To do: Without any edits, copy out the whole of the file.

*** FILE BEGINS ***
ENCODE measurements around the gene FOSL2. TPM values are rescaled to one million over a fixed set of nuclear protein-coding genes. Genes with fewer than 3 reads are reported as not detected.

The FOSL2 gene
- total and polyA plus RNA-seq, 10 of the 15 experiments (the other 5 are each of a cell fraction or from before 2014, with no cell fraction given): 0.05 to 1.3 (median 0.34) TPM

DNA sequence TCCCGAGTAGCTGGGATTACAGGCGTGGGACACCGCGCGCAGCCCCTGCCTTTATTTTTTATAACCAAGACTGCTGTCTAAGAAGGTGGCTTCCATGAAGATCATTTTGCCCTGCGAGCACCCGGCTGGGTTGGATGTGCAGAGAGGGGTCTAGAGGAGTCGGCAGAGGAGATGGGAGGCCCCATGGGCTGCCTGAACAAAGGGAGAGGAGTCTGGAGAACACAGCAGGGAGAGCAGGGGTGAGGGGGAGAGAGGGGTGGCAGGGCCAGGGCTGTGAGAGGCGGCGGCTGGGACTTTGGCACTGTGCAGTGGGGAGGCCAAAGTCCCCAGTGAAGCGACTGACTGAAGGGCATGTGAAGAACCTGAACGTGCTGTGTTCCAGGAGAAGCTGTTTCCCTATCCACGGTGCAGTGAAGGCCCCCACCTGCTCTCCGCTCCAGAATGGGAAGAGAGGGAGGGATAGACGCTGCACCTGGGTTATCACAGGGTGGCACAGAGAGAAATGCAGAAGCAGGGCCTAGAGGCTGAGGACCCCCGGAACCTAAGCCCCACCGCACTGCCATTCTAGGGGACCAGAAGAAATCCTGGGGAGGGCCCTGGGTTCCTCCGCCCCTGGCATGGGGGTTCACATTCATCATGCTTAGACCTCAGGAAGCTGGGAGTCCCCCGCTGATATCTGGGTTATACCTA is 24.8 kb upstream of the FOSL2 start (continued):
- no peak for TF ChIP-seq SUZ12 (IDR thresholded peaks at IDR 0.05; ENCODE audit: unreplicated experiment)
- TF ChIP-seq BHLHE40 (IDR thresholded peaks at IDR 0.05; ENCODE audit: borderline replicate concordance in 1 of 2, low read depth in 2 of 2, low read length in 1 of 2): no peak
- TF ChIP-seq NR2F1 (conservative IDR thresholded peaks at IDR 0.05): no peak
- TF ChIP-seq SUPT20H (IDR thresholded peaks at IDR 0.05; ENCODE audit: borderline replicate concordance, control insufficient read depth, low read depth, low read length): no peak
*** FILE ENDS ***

ENCODE measurements around the gene FOSL2. TPM values are rescaled to one million over a fixed set of nuclear protein-coding genes. Genes with fewer than 3 reads are reported as not detected.

The FOSL2 gene
- total and polyA plus RNA-seq, 10 of the 15 experiments (the other 5 are each of a cell fraction or from before 2014, with no cell fraction given): 0.05 to 1.3 (median 0.34) TPM

DNA sequence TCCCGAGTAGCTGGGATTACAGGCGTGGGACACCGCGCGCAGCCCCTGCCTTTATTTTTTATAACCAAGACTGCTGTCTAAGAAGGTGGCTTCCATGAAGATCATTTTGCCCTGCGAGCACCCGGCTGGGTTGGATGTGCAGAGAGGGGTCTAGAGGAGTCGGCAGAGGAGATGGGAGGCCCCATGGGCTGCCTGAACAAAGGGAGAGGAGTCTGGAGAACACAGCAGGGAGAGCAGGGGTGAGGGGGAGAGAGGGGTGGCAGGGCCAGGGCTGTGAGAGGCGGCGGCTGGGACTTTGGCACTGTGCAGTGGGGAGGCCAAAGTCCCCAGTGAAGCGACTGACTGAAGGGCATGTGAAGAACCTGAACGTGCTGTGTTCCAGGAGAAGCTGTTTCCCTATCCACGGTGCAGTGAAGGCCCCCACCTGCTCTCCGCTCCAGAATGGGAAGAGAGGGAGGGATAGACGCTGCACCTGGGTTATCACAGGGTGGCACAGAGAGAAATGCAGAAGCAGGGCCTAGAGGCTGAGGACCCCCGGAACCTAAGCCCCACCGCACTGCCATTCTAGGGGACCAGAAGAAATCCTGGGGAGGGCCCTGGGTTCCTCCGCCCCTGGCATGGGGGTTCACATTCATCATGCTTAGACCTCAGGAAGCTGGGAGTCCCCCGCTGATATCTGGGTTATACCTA is 24.8 kb upstream of the FOSL2 start (continued):
- no peak for TF ChIP-seq SUZ12 (IDR thresholded peaks at IDR 0.05; ENCODE audit: unreplicated experiment)
- TF ChIP-seq BHLHE40 (IDR thresholded peaks at IDR 0.05; ENCODE audit: borderline replicate concordance in 1 of 2, low read depth in 2 of 2, low read length in 1 of 2): no peak
- TF ChIP-seq NR2F1 (conservative IDR thresholded peaks at IDR 0.05): no peak
- TF ChIP-seq SUPT20H (IDR thresholded peaks at IDR 0.05; ENCODE audit: borderline replicate concordance, control insufficient read depth, low read depth, low read length): no peak